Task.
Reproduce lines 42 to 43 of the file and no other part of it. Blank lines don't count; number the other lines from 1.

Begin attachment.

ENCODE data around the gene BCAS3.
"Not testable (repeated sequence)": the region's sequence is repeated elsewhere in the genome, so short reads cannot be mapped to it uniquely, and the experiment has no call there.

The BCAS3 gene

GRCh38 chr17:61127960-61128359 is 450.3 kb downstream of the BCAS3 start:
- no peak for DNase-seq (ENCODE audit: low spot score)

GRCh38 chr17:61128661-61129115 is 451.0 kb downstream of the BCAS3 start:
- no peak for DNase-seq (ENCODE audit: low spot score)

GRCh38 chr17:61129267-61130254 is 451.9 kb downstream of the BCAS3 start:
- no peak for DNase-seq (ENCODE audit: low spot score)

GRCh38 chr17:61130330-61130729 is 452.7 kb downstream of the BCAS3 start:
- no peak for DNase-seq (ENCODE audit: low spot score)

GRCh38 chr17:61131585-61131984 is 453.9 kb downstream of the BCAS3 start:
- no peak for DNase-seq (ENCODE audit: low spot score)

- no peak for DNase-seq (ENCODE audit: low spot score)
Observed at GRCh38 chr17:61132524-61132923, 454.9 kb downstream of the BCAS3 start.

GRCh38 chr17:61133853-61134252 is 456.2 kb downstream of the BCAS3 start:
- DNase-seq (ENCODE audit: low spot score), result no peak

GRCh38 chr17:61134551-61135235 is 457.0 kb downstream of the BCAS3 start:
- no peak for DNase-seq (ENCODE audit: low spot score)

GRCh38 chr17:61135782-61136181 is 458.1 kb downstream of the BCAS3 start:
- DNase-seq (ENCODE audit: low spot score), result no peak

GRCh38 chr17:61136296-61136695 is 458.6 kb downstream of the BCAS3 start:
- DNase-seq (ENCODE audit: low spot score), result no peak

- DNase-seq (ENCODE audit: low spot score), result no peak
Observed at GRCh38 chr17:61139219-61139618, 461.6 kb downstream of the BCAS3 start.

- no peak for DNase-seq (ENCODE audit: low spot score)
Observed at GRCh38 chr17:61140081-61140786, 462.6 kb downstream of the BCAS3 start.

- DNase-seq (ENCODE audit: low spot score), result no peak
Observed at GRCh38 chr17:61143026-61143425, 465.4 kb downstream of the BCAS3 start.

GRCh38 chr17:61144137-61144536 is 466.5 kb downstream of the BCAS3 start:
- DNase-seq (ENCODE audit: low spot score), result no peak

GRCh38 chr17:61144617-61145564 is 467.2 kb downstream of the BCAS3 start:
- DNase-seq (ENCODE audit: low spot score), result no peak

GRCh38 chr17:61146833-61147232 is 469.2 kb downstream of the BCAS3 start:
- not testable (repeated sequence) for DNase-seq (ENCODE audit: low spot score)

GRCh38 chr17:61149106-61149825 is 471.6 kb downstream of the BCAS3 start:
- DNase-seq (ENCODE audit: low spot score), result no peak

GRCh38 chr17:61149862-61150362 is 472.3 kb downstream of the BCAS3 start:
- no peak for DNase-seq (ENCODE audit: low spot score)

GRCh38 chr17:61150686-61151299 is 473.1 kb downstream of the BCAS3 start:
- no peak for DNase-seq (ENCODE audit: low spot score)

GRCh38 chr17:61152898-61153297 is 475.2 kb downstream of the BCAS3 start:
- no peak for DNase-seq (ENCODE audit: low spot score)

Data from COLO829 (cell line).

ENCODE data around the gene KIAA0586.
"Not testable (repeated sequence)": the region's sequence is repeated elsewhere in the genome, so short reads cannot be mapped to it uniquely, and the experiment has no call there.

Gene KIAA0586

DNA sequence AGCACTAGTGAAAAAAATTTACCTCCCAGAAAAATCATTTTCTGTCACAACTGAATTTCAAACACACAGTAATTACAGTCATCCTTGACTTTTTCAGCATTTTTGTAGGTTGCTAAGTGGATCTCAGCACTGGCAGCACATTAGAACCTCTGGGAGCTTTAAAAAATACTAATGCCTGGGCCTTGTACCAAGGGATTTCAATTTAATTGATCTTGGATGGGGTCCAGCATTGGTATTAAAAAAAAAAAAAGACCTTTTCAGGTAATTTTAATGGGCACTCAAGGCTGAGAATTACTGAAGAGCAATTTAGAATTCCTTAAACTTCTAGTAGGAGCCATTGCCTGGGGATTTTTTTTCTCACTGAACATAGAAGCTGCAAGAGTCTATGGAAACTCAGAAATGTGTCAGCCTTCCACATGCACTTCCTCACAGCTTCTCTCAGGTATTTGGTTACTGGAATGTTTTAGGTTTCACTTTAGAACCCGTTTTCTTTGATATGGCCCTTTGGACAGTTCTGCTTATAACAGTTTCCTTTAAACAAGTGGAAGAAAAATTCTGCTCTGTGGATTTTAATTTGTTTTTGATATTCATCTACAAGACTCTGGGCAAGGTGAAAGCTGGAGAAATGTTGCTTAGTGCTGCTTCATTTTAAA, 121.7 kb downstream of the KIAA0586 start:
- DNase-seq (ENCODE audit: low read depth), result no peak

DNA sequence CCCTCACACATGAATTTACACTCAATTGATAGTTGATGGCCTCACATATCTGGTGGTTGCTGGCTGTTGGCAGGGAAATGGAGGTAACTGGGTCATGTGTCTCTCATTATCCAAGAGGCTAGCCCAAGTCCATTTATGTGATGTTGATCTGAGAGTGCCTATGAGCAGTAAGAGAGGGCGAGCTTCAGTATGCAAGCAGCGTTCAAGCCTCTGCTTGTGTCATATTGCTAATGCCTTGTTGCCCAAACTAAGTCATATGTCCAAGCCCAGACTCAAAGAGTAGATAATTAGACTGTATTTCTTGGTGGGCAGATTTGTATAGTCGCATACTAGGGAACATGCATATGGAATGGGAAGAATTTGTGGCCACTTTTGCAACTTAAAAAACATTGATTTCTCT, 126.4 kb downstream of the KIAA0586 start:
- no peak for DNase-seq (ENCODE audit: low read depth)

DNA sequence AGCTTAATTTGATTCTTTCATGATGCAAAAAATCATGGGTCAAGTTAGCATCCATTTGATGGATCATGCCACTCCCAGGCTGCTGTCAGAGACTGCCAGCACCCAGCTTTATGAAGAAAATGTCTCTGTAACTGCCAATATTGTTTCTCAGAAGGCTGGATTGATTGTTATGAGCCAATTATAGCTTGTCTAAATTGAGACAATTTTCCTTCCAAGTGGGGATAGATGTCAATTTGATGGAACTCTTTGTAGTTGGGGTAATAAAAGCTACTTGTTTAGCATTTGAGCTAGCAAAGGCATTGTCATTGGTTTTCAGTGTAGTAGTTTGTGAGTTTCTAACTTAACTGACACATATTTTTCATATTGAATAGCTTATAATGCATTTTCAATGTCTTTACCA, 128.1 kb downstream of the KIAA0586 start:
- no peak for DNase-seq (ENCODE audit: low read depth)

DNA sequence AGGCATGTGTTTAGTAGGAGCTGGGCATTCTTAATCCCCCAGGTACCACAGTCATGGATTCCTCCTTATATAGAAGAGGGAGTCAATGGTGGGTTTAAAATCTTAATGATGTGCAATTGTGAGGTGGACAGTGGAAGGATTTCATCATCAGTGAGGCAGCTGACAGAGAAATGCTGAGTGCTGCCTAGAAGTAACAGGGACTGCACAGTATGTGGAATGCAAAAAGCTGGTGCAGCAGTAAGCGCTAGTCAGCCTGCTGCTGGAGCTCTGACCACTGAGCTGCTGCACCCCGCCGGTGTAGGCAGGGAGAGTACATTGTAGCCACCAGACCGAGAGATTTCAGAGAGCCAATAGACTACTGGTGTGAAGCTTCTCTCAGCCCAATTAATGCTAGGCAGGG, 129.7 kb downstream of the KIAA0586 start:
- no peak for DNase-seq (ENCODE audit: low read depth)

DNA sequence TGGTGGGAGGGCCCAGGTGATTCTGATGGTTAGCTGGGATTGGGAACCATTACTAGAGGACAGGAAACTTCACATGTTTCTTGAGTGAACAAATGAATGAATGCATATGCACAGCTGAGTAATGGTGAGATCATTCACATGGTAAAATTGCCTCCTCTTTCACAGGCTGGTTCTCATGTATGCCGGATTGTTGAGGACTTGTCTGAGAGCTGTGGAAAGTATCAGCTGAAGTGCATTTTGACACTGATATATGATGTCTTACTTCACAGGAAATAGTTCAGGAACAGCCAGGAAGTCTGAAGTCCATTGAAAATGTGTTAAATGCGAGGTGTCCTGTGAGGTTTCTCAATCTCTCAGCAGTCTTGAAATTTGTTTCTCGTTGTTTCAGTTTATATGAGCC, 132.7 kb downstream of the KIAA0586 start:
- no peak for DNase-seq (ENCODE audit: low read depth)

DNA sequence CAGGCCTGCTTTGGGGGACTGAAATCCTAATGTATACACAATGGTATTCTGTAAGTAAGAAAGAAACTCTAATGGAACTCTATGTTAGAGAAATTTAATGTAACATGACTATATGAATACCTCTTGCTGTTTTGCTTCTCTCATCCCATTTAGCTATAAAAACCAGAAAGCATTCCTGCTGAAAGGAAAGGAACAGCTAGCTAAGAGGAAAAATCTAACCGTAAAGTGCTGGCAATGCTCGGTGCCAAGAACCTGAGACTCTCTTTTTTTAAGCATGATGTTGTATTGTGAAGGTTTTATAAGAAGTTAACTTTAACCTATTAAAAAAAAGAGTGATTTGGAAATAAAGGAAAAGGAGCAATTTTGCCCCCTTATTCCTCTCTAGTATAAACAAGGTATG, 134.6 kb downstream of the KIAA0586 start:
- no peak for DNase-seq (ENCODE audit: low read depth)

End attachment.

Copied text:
GRCh38 chr17:61152898-61153297 is 475.2 kb downstream of the BCAS3 start:
- no peak for DNase-seq (ENCODE audit: low spot score)